The Deterrent Message Iran Needs to Hear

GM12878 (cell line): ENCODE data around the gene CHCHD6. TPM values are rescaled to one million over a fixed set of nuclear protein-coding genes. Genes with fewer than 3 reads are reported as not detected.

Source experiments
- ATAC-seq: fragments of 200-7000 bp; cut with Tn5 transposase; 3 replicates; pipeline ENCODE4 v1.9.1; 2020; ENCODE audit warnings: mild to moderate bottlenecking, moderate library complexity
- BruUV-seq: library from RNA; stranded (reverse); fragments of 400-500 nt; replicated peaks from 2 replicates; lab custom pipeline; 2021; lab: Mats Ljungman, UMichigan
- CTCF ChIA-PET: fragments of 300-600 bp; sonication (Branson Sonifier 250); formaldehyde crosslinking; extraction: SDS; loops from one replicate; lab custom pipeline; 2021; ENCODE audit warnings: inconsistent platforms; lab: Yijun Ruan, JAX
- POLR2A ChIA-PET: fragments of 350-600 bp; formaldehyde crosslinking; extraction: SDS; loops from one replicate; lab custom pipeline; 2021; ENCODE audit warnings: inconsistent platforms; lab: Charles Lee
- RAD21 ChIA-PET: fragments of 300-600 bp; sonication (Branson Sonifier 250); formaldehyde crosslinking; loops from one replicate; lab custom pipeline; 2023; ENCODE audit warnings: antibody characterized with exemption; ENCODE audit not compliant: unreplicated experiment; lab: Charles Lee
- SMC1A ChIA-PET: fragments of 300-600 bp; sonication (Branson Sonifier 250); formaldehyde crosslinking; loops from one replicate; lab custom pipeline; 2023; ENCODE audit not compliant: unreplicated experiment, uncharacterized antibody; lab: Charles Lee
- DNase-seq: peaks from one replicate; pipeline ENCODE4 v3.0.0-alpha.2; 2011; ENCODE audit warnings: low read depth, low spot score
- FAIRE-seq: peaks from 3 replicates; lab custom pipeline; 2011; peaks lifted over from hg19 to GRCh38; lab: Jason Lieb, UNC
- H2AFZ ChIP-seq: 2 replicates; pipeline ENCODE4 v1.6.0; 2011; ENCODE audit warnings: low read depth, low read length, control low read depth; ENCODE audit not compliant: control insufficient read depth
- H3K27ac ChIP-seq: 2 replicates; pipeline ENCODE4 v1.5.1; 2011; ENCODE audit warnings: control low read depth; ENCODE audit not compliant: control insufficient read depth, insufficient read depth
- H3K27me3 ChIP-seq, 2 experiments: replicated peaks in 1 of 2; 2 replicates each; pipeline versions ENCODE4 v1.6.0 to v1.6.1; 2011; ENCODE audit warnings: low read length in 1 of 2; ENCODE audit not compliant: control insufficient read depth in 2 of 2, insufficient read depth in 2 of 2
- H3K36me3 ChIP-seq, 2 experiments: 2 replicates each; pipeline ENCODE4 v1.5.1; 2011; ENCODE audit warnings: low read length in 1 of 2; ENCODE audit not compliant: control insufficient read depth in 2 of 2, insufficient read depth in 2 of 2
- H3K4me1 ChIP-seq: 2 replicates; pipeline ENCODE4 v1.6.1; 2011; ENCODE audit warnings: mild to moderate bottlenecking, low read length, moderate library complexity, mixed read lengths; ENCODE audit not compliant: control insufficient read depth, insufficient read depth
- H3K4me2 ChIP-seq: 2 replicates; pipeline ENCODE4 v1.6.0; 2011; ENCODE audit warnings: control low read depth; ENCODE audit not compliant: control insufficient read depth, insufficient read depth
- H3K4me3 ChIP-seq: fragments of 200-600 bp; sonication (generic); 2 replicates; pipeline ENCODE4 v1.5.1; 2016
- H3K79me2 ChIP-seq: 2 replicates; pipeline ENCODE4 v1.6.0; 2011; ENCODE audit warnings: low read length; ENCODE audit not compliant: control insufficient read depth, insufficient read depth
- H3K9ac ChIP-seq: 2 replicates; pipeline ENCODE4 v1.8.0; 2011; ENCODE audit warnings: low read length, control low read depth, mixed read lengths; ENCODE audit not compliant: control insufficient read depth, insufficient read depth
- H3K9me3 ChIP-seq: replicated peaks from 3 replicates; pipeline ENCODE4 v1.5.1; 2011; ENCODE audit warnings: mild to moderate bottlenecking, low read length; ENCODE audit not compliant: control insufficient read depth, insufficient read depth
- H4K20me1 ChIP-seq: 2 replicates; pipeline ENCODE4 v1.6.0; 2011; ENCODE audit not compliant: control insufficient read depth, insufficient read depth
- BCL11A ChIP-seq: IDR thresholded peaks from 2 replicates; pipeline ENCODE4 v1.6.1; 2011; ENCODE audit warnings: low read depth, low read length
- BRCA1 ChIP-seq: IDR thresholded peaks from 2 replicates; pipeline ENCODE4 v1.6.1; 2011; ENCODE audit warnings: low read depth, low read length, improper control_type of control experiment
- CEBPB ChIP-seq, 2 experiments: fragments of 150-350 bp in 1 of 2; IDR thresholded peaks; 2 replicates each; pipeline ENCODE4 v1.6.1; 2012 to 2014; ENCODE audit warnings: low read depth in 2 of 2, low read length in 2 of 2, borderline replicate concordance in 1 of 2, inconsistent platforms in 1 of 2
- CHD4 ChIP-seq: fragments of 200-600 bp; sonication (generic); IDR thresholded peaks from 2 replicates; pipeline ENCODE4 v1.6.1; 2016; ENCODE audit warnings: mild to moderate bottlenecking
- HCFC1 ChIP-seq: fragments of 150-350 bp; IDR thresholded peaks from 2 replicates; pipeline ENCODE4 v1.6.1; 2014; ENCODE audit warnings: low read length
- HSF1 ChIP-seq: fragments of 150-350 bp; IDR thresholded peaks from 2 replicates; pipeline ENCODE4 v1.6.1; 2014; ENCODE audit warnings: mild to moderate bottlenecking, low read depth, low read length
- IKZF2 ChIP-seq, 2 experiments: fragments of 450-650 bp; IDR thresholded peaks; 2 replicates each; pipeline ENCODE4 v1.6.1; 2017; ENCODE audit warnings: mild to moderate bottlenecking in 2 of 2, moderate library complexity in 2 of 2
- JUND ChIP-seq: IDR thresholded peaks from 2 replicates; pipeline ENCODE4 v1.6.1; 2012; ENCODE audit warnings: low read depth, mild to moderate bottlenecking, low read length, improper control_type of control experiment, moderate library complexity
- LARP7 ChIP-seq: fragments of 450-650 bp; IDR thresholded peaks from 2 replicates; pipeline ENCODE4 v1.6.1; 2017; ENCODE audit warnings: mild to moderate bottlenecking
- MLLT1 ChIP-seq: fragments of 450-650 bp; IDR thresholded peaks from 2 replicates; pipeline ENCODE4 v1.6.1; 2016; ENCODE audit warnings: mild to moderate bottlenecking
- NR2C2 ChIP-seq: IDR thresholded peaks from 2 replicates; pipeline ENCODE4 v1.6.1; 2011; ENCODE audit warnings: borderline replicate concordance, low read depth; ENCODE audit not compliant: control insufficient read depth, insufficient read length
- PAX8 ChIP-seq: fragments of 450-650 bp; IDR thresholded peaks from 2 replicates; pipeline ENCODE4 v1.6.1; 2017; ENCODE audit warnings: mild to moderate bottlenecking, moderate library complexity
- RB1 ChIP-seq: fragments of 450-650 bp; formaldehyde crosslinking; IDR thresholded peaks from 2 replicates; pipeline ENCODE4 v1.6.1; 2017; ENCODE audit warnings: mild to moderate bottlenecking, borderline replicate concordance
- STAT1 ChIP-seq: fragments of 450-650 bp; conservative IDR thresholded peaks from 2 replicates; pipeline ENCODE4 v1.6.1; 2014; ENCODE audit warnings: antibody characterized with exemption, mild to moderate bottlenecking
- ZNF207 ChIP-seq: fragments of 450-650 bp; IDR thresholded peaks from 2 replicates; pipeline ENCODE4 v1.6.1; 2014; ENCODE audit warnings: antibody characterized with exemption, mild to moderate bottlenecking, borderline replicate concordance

On February 15, Iran-backed Shia militia groups in Iraq fired a barrage of missiles — a minimum of 14 — at an American base in Erbil, Iraq. One contractor was killed and five were wounded; one American soldier was wounded. That no American was killed was a matter of luck, it seems. The U.S. reaction has so far been verbal only. Secretary of State Antony Blinken released a statement, saying “We are outraged by today’s rocket attack in the Iraqi Kurdistan Region. . . . I have reached out to Kurdistan Regional Government Prime Minister Masrour Barzani to discuss the incident and to pledge our support for all efforts to investigate and hold accountable those responsible.” “Those accountable” are sitting in Tehran, and this is a key test of the Biden administration: If the United States reacts with words alone, the Biden administration will show the Iranians that such attacks are cost-free. The only lesson that Iran’s leaders will learn from such a response is that the Biden administration’s desire to return to nuclear diplomacy will permit Iran to put American lives at risk whenever it wishes. If the U.S. reaction is to strike at the Iraqi Shia group that claimed the attack, it will once again play Tehran’s game. Iran is pleased to allow those proxies to absorb American strikes while it acts with impunity. An Iraqi Shiite group calling itself Saraya Awliya al-Dam, which means “Guardians of Blood Brigade,” said it conducted the attack. Which Iran-backed militia actually carried out the attack is largely irrelevant because Iran controls them all. Proof can be found in the way such militia attacks appear to have been called off by Iran in October. Back then, Iran seemed to fear that if an American were killed and then-President Trump reacted against Iran strongly, Trump might gain popularity and win reelection. Attacks by Iranian-backed Shia groups in the pre-election period did not fall off because they ran out of ammunition or decided to take vacations; there is no other explanation except decisions made in Tehran. In November, December, and January (especially around January 3, the one-year anniversary of the American killing of Quds force head Qasem Soleimani), the U.S. government expected the attacks might recommence. What followed was a successful effort to deter Iran, especially after the one Iranian-backed attack in this period: the rocket attack on the U.S. Embassy in December. While American forces and diplomats in Iraq took great precautions to prevent injuries if attacked, the United States delivered clear messages to Iran both verbally and through the deployment of military force. The aircraft carrier USS Nimitz was kept on station in the region after starting to return home, and there were regular B-52 flights over the Persian Gulf. It is in this context that Trump tweeted on December 23, two days after an attack on the U.S. Embassy in Baghdad, “Some friendly health advice to Iran: If one American is killed, I will hold Iran responsible. Think it over.” The messages were clear: If an Iranian proxy killed an American, the U.S. reaction would not target the proxy but would target Iran. What exactly that meant was kept ambiguous; Iran had to calculate risks. And the Iranian regime did so. From the election to the inauguration there was one attack, and after that December attack on the U.S. Embassy in Baghdad, the Iranian proxies desisted. And to repeat, there is only one logical explanation for this: Tehran got the message and instructed them to desist. This background explains why the attack on Americans in Erbil is so important. Iran understood the messages from the United States prior to January 20, but what is the message now? Will we “hold accountable those responsible,” as Blinken said, or will we instead allow Iran to hide behind proxies it controls? If we do the latter, the message to Iran is that such attacks are acceptable — and we can expect more of them. These are efforts to kill Americans, and by killing or wounding American servicemembers and contractors to drive the United States from Iraq. The Biden administration should instead adopt a policy of deterrence, warning Iran that it will be held accountable directly. That messaging, plus a clear willingness to carry through if need be, has worked. It did not reduce attacks to zero, but it significantly depressed their size and frequency — because those must have been the orders from Tehran. Those orders can be sent to the Iraqi Shia militias once again. It all depends on what Tehran hears from Washington. If an American is killed by an Iranian-supported militia and the United States responds, does that mean the end of diplomacy or a wider war? It does not. The United States has a multitude of military options, some of which would clearly signal to Iran that we have no wish to escalate into a larger conflict — but that we insist the Iranian regime stop trying to kill Americans — or else. That’s the message the Biden administration should be sending this week.